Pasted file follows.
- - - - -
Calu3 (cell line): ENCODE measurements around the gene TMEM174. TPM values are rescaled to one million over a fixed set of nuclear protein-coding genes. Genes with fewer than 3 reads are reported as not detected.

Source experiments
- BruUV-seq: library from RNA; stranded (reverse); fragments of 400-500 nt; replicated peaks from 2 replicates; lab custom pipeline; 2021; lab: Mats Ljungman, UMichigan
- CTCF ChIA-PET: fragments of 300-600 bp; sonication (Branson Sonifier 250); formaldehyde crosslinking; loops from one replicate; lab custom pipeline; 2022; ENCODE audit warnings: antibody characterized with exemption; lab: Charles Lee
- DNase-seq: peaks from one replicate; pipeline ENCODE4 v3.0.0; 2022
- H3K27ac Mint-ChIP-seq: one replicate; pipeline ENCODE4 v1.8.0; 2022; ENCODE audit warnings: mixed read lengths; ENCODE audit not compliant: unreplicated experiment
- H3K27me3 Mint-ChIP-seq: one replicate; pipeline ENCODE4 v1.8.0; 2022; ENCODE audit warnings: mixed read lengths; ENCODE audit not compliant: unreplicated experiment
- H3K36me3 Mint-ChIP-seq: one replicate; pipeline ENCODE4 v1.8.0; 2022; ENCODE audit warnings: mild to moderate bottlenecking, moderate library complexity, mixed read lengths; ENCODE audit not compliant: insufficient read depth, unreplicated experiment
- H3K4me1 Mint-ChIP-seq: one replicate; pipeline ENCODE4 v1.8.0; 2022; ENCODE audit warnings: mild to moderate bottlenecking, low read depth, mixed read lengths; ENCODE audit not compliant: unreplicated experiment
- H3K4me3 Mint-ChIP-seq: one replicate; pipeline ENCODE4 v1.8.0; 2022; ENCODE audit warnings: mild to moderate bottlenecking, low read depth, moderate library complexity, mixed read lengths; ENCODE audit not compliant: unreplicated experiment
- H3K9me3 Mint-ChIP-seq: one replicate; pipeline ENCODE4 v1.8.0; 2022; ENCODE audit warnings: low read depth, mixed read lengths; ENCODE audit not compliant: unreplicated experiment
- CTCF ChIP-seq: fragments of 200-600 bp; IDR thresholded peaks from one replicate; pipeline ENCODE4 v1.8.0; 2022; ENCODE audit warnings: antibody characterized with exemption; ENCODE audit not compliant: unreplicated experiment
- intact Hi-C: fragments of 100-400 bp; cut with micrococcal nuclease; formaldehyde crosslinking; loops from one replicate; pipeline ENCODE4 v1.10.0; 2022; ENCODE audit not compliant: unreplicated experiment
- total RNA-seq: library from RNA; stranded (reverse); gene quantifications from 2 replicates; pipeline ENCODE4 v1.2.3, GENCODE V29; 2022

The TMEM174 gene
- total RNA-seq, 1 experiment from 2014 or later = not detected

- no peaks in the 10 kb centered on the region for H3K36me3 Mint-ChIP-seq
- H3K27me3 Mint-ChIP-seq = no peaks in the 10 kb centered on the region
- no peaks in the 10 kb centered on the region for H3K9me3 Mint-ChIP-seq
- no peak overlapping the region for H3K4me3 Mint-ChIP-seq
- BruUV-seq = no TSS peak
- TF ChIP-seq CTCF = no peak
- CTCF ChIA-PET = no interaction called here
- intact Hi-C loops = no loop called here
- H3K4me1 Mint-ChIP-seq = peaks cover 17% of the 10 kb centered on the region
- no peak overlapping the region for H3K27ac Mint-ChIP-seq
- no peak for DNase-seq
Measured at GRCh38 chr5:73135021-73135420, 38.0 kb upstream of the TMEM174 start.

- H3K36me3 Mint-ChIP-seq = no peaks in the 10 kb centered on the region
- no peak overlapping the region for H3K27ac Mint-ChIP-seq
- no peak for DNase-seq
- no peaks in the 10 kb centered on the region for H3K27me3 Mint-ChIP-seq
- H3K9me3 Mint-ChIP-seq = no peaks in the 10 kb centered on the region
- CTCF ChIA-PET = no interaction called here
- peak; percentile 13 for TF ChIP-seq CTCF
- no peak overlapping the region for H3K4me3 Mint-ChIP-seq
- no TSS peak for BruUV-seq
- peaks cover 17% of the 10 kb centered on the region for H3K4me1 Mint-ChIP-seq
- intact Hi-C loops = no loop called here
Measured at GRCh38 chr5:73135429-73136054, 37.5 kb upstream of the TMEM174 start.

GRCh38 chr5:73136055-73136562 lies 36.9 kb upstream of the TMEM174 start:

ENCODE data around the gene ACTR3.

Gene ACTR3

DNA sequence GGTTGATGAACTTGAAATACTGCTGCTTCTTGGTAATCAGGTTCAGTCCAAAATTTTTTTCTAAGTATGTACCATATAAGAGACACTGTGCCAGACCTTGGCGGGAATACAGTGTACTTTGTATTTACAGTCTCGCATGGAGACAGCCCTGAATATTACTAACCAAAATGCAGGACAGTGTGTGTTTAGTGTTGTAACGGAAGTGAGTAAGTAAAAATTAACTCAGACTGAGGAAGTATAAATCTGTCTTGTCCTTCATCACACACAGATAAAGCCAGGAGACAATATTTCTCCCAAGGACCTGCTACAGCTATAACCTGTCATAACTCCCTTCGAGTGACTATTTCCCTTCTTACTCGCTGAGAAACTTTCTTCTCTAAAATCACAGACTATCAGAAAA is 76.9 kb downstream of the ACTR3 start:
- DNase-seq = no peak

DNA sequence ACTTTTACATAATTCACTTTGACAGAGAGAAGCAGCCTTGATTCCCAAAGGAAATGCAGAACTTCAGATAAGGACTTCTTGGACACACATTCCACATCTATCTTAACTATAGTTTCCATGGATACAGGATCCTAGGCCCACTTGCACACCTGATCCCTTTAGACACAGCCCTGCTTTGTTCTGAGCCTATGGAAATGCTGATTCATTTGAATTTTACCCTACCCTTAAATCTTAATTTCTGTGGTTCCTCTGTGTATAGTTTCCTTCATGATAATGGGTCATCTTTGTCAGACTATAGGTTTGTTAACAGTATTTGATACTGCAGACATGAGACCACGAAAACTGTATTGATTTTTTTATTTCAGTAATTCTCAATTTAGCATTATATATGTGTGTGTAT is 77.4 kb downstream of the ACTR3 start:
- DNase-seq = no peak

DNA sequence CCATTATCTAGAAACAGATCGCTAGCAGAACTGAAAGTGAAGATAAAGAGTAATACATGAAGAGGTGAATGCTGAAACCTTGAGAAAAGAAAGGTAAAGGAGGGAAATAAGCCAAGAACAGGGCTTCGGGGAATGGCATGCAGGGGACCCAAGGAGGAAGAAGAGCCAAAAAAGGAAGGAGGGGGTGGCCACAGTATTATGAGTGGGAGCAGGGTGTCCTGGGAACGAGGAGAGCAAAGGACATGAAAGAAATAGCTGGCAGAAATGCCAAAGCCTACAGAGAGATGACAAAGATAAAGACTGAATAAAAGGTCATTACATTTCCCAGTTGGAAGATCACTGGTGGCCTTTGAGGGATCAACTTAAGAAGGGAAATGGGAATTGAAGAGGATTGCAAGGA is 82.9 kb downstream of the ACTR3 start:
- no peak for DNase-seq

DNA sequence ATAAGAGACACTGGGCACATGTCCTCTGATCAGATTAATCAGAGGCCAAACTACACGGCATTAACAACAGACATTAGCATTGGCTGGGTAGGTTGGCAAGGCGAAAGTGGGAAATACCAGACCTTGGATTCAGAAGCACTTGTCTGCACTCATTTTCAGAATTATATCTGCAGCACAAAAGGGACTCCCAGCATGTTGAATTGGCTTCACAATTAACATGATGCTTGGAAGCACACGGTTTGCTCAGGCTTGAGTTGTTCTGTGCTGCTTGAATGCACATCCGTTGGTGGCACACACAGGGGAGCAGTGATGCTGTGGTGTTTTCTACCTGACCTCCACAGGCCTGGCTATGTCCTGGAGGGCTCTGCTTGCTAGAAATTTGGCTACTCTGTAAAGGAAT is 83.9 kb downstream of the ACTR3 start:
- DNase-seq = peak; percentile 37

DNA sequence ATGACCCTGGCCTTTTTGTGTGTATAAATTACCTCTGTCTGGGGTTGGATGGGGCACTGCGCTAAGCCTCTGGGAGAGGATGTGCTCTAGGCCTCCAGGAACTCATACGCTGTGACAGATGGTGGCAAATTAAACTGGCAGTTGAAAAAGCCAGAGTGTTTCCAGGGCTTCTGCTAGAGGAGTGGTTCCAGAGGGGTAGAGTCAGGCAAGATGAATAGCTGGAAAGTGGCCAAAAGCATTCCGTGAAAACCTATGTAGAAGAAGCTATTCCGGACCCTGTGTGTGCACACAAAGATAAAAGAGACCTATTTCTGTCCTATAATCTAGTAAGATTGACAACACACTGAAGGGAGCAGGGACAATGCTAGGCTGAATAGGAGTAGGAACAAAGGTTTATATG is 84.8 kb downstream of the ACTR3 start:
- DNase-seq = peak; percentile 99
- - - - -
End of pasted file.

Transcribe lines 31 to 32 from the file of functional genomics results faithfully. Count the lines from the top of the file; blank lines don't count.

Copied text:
- no peak for DNase-seq
- no peaks in the 10 kb centered on the region for H3K27me3 Mint-ChIP-seq